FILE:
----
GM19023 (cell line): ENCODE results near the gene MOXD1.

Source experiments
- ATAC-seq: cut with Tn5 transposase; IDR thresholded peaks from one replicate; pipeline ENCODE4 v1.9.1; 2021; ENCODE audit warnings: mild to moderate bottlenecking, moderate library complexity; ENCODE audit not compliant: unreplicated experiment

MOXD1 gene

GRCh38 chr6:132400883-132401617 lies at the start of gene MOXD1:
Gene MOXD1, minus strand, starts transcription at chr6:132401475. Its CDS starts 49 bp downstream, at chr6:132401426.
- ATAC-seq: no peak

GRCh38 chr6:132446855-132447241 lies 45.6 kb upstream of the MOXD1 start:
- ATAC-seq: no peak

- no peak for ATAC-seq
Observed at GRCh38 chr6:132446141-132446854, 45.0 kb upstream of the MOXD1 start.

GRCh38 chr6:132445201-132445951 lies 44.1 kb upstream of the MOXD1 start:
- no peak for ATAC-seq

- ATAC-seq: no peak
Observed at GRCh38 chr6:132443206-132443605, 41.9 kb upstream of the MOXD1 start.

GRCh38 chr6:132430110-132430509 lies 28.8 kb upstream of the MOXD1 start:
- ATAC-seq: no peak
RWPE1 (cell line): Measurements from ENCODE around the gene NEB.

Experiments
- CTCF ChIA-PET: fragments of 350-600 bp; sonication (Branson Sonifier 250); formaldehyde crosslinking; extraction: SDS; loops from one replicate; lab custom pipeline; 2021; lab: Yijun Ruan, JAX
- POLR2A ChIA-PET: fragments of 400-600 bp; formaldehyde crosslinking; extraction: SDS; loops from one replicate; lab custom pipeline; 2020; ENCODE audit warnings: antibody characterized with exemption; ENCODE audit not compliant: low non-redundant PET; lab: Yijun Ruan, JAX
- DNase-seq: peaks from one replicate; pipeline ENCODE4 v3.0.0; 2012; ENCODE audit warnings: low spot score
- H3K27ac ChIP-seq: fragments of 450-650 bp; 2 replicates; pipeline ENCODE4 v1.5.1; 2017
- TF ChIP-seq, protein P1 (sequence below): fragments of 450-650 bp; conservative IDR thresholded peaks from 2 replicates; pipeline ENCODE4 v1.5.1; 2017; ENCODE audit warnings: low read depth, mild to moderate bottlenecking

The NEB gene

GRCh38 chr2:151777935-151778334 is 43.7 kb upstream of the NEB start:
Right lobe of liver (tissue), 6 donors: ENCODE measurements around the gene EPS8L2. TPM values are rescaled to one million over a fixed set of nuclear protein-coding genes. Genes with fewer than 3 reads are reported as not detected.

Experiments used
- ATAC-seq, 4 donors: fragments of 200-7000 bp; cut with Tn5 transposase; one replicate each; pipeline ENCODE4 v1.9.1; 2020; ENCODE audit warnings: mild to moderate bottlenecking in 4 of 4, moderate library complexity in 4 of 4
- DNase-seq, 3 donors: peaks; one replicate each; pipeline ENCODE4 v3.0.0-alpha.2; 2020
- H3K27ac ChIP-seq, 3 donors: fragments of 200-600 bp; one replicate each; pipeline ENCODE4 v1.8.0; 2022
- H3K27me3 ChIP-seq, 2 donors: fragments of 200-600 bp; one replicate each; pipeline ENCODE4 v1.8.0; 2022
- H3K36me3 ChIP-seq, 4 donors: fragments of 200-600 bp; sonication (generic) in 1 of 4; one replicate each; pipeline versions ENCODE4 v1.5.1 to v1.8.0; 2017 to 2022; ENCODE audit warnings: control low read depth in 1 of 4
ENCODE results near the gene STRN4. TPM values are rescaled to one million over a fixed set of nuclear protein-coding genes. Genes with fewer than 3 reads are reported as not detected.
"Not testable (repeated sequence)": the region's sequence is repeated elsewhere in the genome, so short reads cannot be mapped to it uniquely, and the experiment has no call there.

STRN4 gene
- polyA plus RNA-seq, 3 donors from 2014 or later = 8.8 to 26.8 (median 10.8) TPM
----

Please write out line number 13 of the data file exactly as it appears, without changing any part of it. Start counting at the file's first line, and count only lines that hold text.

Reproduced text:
- no peak for ATAC-seq